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Opinion

The real reason Iran can't be trusted

As they confront Iran's nuclear aims, negotiators must mind the Shiite doctrine of deceit called 'taqiyya.'

By Mamoun Fandy / November 20, 2009



London

In the run-up to talks with Iran last month, many in Europe and the United States asked whether Iran would, or even could, come clean on its nuclear activities.

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Should the West trust Iranian promises? The short answer is "no." But the underlying question is "Why not?"

The answer lies in Iranian belief systems – notably the doctrine of taqiyya, a difficult concept for many non-Muslims to grasp. Taqiyya is the Shiite religious rationale for concealment or dissimulation in political or worldly affairs. At one level it means that President Mahmoud Ahmadinejad and his regime can tell themselves that they are obliged by their faith not to tell the truth.

This doctrine has not been discussed much in the West, but it should be. How should the world deal with taqiyya in Shiite Islam in the context of Iran's nuclear file?

Can Iran be trusted?

In Iran, the teachings of Shiite Islam govern all aspects of society. And taqiyya – dissimulation and concealment – is one of the key elements of the Shiite faith. While many outsiders are surprised by Iran's concealment of its nuclear installations, those who study the Shiite faith and recognize the signs of taqiyya are not.

Many governments lie about strategic secrets, especially secrets about nuclear weapons. Witness Israel's concealment of its nuclear capabilities. And former Chinese leader Deng Xiaoping counseled his country to "hide its brightness" – for strategic reasons.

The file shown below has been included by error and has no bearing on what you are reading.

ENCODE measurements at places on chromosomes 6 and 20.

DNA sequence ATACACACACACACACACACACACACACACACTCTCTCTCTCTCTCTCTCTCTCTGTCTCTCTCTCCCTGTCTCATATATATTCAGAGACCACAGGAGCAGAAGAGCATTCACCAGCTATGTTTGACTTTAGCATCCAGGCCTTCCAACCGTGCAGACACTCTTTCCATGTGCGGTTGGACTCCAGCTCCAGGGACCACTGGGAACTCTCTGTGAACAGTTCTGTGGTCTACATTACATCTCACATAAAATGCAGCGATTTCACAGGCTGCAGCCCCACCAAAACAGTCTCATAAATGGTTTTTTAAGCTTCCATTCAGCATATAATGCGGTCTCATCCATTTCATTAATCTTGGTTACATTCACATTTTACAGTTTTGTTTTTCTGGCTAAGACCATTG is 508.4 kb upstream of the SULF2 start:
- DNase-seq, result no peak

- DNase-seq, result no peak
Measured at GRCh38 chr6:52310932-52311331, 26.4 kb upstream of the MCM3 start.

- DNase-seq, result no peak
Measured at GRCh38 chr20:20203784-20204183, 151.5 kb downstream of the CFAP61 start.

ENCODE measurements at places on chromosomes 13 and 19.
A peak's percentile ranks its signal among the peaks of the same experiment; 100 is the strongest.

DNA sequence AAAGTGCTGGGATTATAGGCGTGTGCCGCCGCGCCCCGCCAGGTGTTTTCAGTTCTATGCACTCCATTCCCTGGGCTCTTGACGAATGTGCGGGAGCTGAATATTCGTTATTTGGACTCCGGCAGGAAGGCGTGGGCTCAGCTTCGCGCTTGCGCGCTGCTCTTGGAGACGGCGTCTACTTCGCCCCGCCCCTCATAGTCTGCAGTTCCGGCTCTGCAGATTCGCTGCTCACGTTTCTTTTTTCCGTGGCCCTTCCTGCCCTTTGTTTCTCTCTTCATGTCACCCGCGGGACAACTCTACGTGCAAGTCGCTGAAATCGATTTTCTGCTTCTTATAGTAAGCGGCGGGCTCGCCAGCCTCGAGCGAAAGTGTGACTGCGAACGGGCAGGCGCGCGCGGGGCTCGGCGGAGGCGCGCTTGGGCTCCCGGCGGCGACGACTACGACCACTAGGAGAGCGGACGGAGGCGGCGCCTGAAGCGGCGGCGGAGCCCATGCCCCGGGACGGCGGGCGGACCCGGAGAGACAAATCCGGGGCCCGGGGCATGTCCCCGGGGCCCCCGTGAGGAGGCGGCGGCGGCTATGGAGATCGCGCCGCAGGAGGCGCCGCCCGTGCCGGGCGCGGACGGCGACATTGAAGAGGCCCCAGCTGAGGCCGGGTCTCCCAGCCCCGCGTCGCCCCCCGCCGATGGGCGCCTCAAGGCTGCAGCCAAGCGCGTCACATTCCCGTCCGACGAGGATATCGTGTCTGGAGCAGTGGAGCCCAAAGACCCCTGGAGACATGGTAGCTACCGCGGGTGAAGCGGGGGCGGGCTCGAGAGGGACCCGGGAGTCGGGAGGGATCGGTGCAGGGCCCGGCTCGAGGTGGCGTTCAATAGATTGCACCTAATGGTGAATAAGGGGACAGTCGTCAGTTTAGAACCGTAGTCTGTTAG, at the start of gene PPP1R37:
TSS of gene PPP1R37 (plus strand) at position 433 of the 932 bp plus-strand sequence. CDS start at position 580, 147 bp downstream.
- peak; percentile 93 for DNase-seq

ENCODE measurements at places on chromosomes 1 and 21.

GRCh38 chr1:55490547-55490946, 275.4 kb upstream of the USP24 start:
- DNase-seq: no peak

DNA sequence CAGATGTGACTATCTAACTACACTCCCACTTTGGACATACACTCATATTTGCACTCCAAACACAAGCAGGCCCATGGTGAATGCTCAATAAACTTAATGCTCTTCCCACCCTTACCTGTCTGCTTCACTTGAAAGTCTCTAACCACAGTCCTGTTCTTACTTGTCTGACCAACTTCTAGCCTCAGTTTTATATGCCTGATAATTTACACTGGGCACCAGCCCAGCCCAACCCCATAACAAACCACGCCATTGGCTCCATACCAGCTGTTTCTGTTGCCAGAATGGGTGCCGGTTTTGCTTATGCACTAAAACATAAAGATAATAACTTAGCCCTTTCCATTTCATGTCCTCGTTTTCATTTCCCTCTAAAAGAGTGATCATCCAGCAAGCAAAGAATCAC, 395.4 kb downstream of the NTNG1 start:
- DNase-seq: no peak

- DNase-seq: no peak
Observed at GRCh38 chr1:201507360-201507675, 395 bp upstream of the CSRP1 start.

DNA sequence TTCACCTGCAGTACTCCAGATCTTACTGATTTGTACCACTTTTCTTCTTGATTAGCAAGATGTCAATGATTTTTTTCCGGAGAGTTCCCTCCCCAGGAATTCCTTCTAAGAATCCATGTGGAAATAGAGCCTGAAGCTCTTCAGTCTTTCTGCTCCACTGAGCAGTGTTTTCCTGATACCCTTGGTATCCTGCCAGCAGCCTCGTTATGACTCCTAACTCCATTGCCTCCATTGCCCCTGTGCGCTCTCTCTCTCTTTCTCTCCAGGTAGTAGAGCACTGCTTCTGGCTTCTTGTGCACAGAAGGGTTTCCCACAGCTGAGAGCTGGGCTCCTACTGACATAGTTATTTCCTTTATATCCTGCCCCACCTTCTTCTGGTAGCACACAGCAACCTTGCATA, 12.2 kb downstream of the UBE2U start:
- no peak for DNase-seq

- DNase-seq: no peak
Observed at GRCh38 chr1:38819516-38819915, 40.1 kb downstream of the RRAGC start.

Iran's approach to its nuclear ambitions, however, is a different form of deception and denial. Certainly states do not need a religious edict to lie or obfuscate. But it helps if a state has one already in place.

What can the West do?

Western negotiators must be mindful, not only of the technical side of Iran's nuclear program, but the historical evolution of taqiyya. Such context sheds critical light on the insecurities of the Iranian regime and that of the Shiite community at large.

Taqiyya doesn't mean the West should give up all negotiations with Iran, or that Iran can never be trusted. Tehran's concealment is a means to an end: It wants nuclear weapons to provide security for the clerical regime and the Shiite community. So long as Iran feels threatened, it will deceive. But if the West can ease Tehran's anxiety with strong assurances, then negotiations will be more truthful.

How a doctrine of deceit developed

Taqiyya requires the faithful to be deceitful at times of weakness. The history of Shiites in their conflict with Sunnis is a history of the downtrodden. They have been the underdogs in Islamic history, and have had to protect both their communities and their faith from being overrun by the more numerous Sunnis. Taqiyya emerged as a response.

Taqiyya offers a license to violate the strict rules of the faith in cases of extreme pressure or threat of extinction – something not unusual in Sunni-Shiite history. The doctrine allows dissimulation in the service of self-preservation, practiced by the faithful.

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